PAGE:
But what makes the changing situation alarming is that ordinary women are increasingly at risk in a country where sexual coercion and gender inequities are tolerated, and double standards make it acceptable for men to have multiple sexual partners. While using condoms could be a solution in many cases, condoms have traditionally been extremely unpopular among Russian men. This is especially the case among the segments of the population with lower income and educational levels, where HIV is spreading most rapidly. The economic dependency of some women on their husbands and sexual partners leaves them with little bargaining power when it comes to negotiating condom use.

“Some women suspect their husbands have many sexual partners but fear to be abandoned or beaten if they resist their husbands’ sexual demands,” says Maria Ivannikova, the head of the informational department of the nongovernmental association AIDS Information Service.

Since women are biologically more vulnerable to acquiring HIV, it is two to four times more likely that a woman will contract HIV from a man than a man from a woman. The explanation is that women have a large surface area of reproductive tissue that is exposed to their partner’s secretions during intercourse, and semen infected with HIV typically contains a higher concentration of the virus than a woman’s sexual secretions. Specialists say young women are especially at greater risk, because their reproductive organs are immature and more likely to tear during intercourse, specialists say. Women also face a high risk of acquiring other sexually transmitted diseases, which increases the risk of contracting HIV 10-fold when left untreated.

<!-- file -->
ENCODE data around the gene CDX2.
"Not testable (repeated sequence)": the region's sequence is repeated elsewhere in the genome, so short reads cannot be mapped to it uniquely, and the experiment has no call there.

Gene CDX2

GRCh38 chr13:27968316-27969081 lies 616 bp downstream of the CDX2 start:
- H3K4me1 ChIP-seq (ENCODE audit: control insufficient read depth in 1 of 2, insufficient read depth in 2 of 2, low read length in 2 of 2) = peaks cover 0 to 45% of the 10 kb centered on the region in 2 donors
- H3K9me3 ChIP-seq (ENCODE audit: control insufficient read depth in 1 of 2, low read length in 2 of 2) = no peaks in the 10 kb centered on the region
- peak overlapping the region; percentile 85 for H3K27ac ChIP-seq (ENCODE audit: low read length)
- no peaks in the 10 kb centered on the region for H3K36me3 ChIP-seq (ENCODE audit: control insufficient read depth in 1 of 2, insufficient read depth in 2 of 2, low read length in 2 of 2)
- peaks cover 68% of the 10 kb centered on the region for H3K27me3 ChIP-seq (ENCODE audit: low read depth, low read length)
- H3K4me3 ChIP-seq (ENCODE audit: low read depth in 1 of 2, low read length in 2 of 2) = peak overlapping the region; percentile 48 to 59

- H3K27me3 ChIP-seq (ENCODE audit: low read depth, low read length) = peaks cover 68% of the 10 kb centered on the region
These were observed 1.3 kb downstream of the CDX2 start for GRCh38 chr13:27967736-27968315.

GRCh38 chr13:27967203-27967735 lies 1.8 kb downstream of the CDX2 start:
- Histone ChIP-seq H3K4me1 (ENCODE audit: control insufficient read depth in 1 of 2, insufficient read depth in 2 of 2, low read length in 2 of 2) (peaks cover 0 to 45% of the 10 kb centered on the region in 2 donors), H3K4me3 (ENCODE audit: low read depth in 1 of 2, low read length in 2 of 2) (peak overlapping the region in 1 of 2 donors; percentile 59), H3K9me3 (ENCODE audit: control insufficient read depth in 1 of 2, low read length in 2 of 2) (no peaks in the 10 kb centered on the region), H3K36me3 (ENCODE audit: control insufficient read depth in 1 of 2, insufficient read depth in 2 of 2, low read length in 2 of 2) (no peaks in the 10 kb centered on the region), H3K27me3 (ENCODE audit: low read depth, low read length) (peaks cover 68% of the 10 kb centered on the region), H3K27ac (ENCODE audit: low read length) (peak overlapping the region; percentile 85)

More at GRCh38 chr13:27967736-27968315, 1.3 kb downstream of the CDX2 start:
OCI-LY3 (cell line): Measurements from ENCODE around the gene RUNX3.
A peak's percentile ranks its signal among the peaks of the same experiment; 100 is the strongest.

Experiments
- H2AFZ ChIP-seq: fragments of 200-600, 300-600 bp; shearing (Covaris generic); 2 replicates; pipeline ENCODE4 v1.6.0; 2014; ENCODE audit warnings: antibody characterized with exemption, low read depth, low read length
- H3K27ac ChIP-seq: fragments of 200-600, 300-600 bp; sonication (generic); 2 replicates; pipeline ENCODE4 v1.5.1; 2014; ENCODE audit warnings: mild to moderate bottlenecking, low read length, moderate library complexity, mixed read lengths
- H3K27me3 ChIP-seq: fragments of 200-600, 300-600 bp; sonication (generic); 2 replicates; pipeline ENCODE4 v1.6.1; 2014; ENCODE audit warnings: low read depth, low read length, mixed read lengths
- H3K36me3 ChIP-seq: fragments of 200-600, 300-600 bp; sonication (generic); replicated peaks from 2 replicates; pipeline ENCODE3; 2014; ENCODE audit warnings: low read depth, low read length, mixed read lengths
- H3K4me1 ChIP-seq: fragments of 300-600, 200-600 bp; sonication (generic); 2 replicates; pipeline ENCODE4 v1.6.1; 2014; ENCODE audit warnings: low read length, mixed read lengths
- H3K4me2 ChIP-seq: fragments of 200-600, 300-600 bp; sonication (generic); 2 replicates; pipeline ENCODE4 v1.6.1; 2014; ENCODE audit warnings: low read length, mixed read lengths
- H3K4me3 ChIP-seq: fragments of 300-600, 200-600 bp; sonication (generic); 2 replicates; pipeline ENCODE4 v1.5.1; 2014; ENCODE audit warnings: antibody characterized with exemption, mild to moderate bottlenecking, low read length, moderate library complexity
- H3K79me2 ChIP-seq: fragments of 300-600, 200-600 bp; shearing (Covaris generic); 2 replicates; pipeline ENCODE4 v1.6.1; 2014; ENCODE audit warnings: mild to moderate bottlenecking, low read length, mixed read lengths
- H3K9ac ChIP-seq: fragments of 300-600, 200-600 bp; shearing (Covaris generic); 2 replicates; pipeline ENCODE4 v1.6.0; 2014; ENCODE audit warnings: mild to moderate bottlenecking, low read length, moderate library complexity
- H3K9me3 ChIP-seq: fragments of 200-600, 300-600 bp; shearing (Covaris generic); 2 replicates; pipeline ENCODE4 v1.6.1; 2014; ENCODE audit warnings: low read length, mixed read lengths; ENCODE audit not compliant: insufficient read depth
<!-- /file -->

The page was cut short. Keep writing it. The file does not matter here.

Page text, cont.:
The female condom could be a solution, since it is the only safe and effective HIV prevention option available that is completely controlled by women, but at the moment the method is mostly unknown in Russia. And even when women are familiar with female condoms, they have a hard time finding them. Pharmacies do not stock them because of their relatively high cost and a lack of demand, according to Igor Peskarev, the director of Humanitarian Action, a UNAIDS partner NGO in St. Petersburg.

“You may find women’s condoms only in sex shops in our city, and the price will be around 3 or 4 euros, more than 100 rubles. It’s relatively expensive for a one-time use item,” he said.

Microbicides, which can be applied in the vagina for the prevention of HIV and other STDs, are still in the developmental stage, although Russian scientists are working along with others around the world to develop an effective one.

Every day, more than 100 new cases of HIV appear in Russia, and if current trends continue, women will soon make up a majority of the victims. And the fact that Russia is currently in the midst of a serious demographic crisis compounds the problem. According to data from the Center for Strategic and International Studies, the combination of falling birth rates and rising death rates from chronic and infectious disease means that by 2025, Russia’s population will fall from about 144 million to about 125 million. Add to that 5 million to 15 million excess deaths from AIDS, and the country may lose 20 percent of its citizens over the next 20 years.

In an attempt to raise awareness of this problem and help lift the stigma of people with AIDS, UNAIDS recruited 25 famous women from Russia and Ukraine who agree to be photographed. By displaying the photographs of women who are well-known and in the news, the organization hopes encourage both public and private discussions about HIV/AIDS, particularly among women. The exhibit, which will run for two weeks in Moscow, will then tour the country, and a selection of the photographs will be published as a 2009 calendar to be launched on Dec. 1, World AIDS Day.